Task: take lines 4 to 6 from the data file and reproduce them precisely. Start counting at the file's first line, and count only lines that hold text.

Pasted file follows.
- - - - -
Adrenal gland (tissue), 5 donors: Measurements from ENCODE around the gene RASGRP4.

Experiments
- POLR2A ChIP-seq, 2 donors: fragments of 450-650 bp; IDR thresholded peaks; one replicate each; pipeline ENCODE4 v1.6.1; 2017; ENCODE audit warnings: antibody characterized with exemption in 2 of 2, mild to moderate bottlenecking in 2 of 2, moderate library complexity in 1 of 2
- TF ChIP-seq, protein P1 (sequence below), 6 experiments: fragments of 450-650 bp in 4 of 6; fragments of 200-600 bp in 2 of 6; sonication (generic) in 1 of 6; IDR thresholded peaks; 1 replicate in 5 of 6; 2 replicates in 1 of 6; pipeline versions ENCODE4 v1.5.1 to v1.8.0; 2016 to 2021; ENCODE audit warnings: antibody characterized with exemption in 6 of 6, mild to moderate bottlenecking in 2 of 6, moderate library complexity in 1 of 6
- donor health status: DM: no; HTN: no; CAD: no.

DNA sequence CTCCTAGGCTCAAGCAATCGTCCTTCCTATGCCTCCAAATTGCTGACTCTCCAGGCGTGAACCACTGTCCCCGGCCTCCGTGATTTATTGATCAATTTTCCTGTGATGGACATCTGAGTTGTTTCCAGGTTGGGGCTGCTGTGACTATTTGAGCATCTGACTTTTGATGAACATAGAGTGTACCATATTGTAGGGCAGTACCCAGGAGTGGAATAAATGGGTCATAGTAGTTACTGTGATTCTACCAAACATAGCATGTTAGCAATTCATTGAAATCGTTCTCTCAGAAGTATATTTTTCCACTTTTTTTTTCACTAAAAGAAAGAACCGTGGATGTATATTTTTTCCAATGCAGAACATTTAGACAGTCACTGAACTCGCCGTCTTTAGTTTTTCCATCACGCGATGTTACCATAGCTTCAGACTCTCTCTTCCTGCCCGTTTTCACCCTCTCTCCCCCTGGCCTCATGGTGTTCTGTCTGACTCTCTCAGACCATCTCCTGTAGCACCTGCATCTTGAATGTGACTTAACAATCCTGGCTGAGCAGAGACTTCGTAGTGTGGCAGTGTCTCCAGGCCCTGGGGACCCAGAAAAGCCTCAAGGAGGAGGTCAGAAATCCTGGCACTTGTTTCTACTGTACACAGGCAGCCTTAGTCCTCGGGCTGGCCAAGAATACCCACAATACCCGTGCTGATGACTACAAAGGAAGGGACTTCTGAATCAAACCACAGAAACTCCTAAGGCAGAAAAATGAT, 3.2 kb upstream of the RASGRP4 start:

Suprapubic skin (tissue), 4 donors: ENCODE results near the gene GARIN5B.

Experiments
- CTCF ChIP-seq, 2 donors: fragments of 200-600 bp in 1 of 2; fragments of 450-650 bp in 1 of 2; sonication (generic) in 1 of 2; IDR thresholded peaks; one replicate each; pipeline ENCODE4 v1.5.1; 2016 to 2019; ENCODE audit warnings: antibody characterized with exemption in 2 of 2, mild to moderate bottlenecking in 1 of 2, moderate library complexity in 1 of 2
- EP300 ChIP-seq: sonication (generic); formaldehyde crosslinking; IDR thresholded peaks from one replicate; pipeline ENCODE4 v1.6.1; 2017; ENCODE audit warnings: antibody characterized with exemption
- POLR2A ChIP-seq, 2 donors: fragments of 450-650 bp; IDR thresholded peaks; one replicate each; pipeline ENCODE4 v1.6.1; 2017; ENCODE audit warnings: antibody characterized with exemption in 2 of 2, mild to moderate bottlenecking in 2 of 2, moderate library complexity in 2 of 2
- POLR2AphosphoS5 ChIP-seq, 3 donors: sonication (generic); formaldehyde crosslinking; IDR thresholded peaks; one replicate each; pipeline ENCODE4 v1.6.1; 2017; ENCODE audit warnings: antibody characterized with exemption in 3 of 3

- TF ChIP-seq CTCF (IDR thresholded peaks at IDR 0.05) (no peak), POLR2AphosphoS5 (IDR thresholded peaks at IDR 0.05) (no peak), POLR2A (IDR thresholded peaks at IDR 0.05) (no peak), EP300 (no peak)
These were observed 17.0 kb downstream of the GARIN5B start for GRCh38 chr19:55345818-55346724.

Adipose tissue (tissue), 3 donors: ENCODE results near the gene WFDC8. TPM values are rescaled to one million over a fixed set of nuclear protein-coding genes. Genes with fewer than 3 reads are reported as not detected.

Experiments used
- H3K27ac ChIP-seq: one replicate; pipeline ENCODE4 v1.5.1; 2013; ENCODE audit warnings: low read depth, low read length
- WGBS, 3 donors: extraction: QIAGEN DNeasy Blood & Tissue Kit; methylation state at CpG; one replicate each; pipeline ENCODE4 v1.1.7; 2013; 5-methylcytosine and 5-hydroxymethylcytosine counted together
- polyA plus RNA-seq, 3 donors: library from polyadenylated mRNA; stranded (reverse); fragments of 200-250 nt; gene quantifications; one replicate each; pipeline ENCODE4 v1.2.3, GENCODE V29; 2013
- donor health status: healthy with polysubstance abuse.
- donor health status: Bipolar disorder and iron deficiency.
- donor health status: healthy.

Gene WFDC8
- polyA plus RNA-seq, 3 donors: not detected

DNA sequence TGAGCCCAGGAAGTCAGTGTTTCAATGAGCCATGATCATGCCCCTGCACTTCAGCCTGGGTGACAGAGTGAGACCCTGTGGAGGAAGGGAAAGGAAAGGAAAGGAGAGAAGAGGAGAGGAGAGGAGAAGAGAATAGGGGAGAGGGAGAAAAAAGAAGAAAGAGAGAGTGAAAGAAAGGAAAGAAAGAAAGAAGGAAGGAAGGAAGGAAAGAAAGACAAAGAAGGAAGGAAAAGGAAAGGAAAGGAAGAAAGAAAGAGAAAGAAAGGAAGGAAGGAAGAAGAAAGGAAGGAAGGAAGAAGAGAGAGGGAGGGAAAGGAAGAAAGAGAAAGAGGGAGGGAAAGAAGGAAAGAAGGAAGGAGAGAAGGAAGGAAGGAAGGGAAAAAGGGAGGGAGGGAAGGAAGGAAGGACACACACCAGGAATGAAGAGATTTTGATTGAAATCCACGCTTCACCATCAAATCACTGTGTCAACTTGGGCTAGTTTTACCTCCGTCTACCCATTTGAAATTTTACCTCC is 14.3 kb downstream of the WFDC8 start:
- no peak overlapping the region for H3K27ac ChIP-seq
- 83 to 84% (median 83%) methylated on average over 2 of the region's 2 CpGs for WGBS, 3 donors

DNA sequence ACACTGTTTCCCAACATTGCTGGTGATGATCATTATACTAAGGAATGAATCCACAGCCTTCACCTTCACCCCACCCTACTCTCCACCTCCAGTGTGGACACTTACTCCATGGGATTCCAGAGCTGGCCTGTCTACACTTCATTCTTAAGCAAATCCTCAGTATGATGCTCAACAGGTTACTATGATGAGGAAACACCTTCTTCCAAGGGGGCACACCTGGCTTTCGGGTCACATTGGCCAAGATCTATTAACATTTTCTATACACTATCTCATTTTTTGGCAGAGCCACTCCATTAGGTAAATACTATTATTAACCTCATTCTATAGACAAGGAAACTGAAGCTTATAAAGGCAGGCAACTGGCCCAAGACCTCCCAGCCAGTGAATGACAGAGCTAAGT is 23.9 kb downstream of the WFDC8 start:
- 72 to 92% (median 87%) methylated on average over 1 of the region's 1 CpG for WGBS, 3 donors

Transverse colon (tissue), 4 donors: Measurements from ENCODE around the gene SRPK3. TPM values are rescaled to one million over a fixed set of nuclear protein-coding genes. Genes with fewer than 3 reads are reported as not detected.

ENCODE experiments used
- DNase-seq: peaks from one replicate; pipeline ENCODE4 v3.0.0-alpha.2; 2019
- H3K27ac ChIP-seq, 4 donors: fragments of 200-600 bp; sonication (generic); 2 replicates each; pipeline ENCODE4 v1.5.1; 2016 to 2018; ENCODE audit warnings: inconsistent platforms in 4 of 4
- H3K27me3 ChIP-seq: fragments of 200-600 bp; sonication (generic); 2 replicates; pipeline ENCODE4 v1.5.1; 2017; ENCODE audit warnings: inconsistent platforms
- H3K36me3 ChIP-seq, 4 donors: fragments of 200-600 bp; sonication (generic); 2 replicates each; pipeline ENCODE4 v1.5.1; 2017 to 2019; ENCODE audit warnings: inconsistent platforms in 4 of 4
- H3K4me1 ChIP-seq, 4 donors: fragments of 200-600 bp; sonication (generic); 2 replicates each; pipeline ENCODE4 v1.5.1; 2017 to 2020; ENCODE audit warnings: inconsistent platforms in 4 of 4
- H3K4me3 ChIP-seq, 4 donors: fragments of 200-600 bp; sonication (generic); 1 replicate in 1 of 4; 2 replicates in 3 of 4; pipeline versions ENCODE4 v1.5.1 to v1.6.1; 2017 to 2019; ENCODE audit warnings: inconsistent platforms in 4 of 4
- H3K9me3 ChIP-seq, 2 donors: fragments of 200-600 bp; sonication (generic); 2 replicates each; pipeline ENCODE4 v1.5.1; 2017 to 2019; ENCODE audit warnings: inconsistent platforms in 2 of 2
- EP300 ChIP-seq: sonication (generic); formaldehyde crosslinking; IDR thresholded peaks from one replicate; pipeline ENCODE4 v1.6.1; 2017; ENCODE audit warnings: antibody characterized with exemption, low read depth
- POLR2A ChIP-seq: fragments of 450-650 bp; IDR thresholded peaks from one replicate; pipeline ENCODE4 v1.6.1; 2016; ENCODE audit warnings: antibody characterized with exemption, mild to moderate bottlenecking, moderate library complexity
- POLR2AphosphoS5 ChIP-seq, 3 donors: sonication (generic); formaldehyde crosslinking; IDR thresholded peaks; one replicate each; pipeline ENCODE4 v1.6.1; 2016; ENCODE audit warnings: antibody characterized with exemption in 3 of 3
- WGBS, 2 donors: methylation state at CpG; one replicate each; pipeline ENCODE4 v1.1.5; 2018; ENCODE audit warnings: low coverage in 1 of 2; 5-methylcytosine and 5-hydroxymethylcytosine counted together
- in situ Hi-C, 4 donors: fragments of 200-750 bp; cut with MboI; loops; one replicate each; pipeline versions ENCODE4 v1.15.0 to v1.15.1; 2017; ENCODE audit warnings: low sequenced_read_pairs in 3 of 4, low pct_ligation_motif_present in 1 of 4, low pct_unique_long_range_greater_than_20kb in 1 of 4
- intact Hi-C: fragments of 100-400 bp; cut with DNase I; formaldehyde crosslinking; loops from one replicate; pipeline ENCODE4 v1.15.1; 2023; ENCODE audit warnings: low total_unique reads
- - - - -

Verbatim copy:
- TF ChIP-seq, protein P1 (sequence below), 6 experiments: fragments of 450-650 bp in 4 of 6; fragments of 200-600 bp in 2 of 6; sonication (generic) in 1 of 6; IDR thresholded peaks; 1 replicate in 5 of 6; 2 replicates in 1 of 6; pipeline versions ENCODE4 v1.5.1 to v1.8.0; 2016 to 2021; ENCODE audit warnings: antibody characterized with exemption in 6 of 6, mild to moderate bottlenecking in 2 of 6, moderate library complexity in 1 of 6
- donor health status: DM: no; HTN: no; CAD: no.

DNA sequence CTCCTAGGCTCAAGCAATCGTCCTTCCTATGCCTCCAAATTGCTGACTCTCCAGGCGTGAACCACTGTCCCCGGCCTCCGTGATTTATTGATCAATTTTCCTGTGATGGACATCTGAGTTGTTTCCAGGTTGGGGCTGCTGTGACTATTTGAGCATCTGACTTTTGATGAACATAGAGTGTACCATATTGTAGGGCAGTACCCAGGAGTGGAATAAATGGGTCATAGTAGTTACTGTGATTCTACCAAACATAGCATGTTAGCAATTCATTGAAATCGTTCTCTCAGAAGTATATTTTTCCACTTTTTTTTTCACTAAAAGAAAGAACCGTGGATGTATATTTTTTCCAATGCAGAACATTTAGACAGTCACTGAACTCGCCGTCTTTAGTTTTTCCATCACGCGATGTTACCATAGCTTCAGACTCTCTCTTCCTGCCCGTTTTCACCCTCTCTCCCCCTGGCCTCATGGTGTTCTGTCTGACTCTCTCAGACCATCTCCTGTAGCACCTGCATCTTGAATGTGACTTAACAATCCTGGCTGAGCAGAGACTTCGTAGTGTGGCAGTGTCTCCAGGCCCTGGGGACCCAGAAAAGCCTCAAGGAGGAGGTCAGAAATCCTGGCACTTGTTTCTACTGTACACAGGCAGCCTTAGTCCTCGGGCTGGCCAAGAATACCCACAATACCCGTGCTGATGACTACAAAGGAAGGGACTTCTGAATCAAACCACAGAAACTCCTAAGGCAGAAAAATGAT, 3.2 kb upstream of the RASGRP4 start: